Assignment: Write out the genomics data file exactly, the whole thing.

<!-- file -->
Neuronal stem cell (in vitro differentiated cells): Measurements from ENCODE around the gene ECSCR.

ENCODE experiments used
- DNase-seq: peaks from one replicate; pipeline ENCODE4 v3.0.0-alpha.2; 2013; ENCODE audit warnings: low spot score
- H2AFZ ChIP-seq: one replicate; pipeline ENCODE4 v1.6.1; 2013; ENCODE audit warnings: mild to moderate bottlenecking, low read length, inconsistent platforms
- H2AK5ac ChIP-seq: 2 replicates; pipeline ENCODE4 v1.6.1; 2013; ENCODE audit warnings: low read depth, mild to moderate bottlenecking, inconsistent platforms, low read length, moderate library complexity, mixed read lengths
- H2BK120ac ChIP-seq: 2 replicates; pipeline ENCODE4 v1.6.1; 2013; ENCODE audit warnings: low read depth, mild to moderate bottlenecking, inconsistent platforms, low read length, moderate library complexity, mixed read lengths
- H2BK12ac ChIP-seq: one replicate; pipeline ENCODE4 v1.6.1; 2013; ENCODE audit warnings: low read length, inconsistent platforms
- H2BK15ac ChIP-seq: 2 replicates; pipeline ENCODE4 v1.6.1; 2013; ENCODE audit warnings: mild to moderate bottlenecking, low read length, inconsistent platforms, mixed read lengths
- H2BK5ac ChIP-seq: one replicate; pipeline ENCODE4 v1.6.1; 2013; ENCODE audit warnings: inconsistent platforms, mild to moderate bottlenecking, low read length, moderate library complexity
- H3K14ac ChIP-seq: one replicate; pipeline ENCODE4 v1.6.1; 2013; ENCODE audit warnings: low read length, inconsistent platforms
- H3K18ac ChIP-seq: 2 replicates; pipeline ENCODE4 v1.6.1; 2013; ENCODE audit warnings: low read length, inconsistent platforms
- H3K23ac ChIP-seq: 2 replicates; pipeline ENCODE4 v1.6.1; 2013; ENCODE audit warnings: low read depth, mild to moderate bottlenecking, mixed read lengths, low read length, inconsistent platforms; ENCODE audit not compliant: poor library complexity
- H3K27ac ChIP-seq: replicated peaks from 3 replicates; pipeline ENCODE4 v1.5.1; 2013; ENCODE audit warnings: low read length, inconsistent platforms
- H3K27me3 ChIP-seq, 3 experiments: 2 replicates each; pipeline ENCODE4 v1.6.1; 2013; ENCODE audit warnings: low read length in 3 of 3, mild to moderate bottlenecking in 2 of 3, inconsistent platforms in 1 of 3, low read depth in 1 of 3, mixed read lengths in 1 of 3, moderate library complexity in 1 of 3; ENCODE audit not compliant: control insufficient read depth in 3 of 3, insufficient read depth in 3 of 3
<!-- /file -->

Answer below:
Neuronal stem cell (in vitro differentiated cells): Measurements from ENCODE around the gene ECSCR.

ENCODE experiments used
- DNase-seq: peaks from one replicate; pipeline ENCODE4 v3.0.0-alpha.2; 2013; ENCODE audit warnings: low spot score
- H2AFZ ChIP-seq: one replicate; pipeline ENCODE4 v1.6.1; 2013; ENCODE audit warnings: mild to moderate bottlenecking, low read length, inconsistent platforms
- H2AK5ac ChIP-seq: 2 replicates; pipeline ENCODE4 v1.6.1; 2013; ENCODE audit warnings: low read depth, mild to moderate bottlenecking, inconsistent platforms, low read length, moderate library complexity, mixed read lengths
- H2BK120ac ChIP-seq: 2 replicates; pipeline ENCODE4 v1.6.1; 2013; ENCODE audit warnings: low read depth, mild to moderate bottlenecking, inconsistent platforms, low read length, moderate library complexity, mixed read lengths
- H2BK12ac ChIP-seq: one replicate; pipeline ENCODE4 v1.6.1; 2013; ENCODE audit warnings: low read length, inconsistent platforms
- H2BK15ac ChIP-seq: 2 replicates; pipeline ENCODE4 v1.6.1; 2013; ENCODE audit warnings: mild to moderate bottlenecking, low read length, inconsistent platforms, mixed read lengths
- H2BK5ac ChIP-seq: one replicate; pipeline ENCODE4 v1.6.1; 2013; ENCODE audit warnings: inconsistent platforms, mild to moderate bottlenecking, low read length, moderate library complexity
- H3K14ac ChIP-seq: one replicate; pipeline ENCODE4 v1.6.1; 2013; ENCODE audit warnings: low read length, inconsistent platforms
- H3K18ac ChIP-seq: 2 replicates; pipeline ENCODE4 v1.6.1; 2013; ENCODE audit warnings: low read length, inconsistent platforms
- H3K23ac ChIP-seq: 2 replicates; pipeline ENCODE4 v1.6.1; 2013; ENCODE audit warnings: low read depth, mild to moderate bottlenecking, mixed read lengths, low read length, inconsistent platforms; ENCODE audit not compliant: poor library complexity
- H3K27ac ChIP-seq: replicated peaks from 3 replicates; pipeline ENCODE4 v1.5.1; 2013; ENCODE audit warnings: low read length, inconsistent platforms
- H3K27me3 ChIP-seq, 3 experiments: 2 replicates each; pipeline ENCODE4 v1.6.1; 2013; ENCODE audit warnings: low read length in 3 of 3, mild to moderate bottlenecking in 2 of 3, inconsistent platforms in 1 of 3, low read depth in 1 of 3, mixed read lengths in 1 of 3, moderate library complexity in 1 of 3; ENCODE audit not compliant: control insufficient read depth in 3 of 3, insufficient read depth in 3 of 3